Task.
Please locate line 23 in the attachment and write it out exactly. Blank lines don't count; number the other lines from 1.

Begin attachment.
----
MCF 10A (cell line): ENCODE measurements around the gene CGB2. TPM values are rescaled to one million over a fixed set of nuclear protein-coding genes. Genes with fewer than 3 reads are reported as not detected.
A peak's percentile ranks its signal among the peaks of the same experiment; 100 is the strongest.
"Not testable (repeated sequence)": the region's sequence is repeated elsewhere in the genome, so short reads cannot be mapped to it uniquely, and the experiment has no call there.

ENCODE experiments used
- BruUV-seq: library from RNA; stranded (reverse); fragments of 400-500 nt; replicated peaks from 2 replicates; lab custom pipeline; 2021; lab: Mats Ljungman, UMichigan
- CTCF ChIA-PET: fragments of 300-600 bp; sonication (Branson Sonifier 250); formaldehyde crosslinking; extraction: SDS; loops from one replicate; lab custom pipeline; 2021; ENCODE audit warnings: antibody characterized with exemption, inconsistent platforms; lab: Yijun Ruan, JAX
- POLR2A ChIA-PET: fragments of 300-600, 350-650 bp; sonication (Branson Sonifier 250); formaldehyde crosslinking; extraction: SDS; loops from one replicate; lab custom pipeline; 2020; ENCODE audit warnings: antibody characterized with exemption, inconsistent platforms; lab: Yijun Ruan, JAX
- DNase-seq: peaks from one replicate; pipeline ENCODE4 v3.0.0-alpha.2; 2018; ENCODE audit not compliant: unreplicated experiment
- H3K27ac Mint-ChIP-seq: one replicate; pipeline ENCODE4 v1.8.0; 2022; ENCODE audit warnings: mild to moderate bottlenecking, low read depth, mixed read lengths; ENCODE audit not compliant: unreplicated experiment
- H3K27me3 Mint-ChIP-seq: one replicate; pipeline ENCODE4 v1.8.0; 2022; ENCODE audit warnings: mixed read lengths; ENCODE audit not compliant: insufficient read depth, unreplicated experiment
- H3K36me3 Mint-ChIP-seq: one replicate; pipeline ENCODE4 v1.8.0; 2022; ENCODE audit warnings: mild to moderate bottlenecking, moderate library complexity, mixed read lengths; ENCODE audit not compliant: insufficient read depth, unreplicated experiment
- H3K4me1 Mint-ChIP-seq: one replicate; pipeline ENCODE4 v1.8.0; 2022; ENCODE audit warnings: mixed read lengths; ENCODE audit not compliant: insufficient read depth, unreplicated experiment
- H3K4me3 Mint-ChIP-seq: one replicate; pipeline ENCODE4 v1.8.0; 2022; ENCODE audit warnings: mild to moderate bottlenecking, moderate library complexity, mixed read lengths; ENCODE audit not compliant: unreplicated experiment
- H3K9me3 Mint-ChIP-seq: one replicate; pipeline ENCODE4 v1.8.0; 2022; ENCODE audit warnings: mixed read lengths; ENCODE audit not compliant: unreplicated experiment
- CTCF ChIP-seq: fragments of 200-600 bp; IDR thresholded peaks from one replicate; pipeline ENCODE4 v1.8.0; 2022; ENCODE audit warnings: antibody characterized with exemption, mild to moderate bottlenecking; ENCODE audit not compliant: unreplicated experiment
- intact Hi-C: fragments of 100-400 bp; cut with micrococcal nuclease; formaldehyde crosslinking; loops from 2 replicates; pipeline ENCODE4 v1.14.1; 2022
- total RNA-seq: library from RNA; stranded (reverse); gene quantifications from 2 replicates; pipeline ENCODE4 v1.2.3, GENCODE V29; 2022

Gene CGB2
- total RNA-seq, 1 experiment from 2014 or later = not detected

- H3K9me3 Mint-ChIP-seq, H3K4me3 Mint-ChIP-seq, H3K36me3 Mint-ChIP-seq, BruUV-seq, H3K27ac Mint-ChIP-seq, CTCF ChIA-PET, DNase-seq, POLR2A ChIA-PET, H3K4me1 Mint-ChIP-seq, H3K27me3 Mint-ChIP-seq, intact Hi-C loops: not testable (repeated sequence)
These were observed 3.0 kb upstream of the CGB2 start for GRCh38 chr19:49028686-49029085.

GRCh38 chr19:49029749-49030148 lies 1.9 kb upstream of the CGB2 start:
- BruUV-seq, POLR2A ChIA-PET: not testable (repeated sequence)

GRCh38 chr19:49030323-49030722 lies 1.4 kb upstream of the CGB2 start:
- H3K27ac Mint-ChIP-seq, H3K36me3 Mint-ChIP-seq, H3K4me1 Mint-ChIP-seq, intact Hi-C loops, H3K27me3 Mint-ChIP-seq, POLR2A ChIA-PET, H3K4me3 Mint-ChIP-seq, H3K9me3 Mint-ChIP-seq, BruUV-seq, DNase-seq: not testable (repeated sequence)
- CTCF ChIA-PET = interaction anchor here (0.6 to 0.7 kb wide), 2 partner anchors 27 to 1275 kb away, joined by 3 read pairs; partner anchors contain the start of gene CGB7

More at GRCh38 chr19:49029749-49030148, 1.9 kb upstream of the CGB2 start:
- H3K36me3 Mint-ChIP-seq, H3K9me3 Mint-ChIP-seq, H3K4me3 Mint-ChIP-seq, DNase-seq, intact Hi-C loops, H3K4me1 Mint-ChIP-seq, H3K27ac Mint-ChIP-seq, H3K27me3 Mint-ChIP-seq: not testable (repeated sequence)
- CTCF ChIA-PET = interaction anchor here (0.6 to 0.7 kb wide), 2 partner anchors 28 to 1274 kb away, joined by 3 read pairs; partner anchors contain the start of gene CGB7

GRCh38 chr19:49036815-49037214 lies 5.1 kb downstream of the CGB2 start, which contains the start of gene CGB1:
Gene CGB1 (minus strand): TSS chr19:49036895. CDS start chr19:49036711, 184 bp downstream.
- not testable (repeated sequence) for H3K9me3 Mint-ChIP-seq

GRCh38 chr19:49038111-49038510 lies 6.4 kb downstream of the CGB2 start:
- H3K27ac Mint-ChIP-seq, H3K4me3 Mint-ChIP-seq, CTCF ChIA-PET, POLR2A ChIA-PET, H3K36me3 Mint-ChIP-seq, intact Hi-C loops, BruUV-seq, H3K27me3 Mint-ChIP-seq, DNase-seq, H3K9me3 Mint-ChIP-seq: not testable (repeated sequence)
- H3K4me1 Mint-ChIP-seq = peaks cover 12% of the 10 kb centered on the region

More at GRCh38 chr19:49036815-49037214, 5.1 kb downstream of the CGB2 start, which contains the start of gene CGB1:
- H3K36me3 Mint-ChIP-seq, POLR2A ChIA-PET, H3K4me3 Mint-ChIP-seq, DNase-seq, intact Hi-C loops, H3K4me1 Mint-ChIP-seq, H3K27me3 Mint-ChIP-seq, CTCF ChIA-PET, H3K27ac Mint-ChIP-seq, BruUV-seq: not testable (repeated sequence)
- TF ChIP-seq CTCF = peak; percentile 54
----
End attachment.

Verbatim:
- BruUV-seq, POLR2A ChIA-PET: not testable (repeated sequence)